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Ansel Adams: The Camera (The Ansel Adams Photography Series 1) Paperback – June 1, 1995
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One technique I enhanced from this book was the use of a high camera position. Ansel took many of his photos from a tripod which was mounted on the roof of his station wagon. One of the benefits of such a location is the "semi-helicopter" look to the photos. The foliage is more interesting from this height, and the viewer can see more than he would be able to from ground level.
theory of relativity. I've read it twice, and I still
don't know what Albert's talking about. Ansel Adams wrote
three books on photography, The Camera, The Negative, and
The Print, for lay people to explain how to take
good photographs. I've read 'em all, and at least
I know what Ansel's talking about, even if I can't take
photographs like his yet (gimme fifty years of practice).
Whether you like Adams' style or not, in technique, he
is to photography what Einstein is to physics: a single
authoritative master who's work can be relied upon.
Of the three books, _The Negative_ is the most important;
but if you are just getting started, the Camera is
where to begin.
The book might be a little boring for a casual picture taker. Also, I imagine that the book might be too basic for a professional who has been doing photography for a great number of years. But for a serious photographer getting started, it is an excellent book. And who better to read than the master Ansel Adams.
This book helped me understand the most important fundamentals of the camera. After reading other photography books, I learned a few things like smaller aperture causes a greater depth of field. All I got to do was set the aperture to the largest or smallest possible in my point-and-shoot aperture priority mode. It is because other books never taught me why apertures can affect the depth of field, and the explanations are largely insufficient for the reader to understand how to use the intermediate aperture settings (which ranges will become out of focus, for instance). It is not until this book that I got the "that's why it is like that" enlightenment.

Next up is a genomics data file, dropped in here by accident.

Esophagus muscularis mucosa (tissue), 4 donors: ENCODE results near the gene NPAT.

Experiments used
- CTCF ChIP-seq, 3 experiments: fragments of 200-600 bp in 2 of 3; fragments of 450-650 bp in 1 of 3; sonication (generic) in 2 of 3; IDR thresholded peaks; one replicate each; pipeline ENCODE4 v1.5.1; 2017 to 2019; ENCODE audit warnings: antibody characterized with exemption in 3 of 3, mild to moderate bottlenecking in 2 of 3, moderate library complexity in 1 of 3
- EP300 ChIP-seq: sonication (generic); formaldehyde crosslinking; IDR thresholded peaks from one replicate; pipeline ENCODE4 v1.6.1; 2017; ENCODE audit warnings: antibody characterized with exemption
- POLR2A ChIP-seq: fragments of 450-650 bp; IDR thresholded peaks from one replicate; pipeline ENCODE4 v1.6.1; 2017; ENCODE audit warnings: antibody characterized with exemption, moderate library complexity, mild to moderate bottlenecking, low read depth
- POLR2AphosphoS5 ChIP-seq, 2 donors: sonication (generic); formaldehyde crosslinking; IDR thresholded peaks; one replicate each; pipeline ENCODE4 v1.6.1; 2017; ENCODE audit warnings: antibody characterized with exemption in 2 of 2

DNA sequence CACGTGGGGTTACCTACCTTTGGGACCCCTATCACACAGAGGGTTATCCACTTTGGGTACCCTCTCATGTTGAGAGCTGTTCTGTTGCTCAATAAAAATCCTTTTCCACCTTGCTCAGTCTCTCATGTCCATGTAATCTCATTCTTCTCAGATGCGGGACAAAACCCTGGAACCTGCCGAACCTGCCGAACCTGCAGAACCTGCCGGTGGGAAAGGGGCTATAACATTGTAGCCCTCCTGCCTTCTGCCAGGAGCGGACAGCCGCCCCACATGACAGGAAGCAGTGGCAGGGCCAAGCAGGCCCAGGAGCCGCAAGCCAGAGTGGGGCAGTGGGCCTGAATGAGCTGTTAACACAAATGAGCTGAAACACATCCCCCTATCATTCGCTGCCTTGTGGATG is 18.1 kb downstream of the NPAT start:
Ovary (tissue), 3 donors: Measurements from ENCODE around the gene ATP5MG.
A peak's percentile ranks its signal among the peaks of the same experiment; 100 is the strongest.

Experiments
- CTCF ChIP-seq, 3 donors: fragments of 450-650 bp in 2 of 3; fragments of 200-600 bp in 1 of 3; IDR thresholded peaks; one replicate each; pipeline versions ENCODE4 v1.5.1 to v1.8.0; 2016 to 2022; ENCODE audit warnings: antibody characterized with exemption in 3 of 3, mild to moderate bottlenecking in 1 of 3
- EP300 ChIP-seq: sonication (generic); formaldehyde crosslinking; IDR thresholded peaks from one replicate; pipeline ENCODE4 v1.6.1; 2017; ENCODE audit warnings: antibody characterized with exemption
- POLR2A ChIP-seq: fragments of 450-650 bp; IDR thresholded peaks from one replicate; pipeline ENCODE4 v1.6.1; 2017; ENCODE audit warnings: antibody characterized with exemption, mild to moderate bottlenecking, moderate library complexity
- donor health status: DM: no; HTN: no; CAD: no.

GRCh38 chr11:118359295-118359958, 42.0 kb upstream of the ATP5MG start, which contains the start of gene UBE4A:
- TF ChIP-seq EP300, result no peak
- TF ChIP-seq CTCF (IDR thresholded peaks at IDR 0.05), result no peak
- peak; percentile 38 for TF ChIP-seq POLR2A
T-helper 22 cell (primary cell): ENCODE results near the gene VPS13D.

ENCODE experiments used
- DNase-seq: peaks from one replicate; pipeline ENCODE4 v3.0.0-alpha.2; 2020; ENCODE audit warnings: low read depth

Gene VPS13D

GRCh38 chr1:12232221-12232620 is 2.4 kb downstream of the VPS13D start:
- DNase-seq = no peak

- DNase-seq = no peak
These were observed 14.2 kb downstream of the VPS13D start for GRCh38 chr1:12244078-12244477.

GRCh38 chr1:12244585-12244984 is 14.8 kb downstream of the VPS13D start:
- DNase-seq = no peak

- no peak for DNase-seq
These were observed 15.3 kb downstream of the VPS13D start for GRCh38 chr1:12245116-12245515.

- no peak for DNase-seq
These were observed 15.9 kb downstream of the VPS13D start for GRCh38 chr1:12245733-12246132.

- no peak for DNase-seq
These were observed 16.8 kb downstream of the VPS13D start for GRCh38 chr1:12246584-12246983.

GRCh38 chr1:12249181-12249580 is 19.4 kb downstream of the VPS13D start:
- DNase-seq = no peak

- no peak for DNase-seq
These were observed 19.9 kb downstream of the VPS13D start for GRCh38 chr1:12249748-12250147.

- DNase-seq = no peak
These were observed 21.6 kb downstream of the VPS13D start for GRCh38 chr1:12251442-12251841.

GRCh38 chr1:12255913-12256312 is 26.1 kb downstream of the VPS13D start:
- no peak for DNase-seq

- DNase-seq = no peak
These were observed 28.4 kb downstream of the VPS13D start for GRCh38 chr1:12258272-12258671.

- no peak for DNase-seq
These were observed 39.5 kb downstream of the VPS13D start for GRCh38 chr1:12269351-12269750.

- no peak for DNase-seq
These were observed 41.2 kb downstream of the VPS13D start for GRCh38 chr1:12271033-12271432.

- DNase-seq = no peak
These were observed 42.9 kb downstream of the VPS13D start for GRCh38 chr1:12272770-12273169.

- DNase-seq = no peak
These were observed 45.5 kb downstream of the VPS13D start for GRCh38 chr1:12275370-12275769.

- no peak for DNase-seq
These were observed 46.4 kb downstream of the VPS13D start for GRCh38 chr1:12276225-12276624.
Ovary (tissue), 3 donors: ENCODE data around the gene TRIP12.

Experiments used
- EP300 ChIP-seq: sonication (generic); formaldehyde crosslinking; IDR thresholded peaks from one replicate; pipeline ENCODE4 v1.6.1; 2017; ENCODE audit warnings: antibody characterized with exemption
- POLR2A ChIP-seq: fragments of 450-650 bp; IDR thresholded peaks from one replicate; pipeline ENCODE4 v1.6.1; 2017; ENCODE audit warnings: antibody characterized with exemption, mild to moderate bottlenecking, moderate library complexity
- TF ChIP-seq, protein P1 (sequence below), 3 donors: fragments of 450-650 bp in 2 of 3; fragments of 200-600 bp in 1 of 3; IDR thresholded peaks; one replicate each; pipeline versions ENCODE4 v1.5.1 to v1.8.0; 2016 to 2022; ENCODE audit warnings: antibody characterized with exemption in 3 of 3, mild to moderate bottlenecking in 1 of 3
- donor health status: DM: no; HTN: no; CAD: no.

I would recommend this book to anyone who wants to understand photography. Some people may find the book too academic, and the pictures here are black and white. But I learned more from this book compared to those that have very nice colorful photos. Some don't even have captions with the aperture, shutter, ISO, etc. used. But even if they do, without adequate explanation on why they chose those particular settings (never mind understanding them), it is really difficult for novices like me to improve our photography skills. This book solves that problem for me.
Most Recent Customer Reviews
Ansel Adams has a dry and terse style, I think I haven't read technical books with so much content per word, very little is wasted. Read morePublished 25 days ago by dmr
Its a book I have waited for a long time, been reading it 20 yares ago and has again picked up my analogue cameraPublished 26 days ago by Amazon Customer
Starts out with the concept of the pinhole camera and can be used as a textbook for photography even today. The basics do not change even in the digital age. Read morePublished 4 months ago by Amazon Customer
If you are just beginning your photography hobby or career. Maybe. But there are better books out there. Read morePublished 5 months ago by Roberta B.
Whether you are a newbie or a long time pro photographer this is a must in every photographers library. Read morePublished 7 months ago by Amazon Customer
Nice book if you are into real film photography.
A 35mm exceeds all but the best several thousand dollar digitals and medium format and lare format film cameras can't be... Read more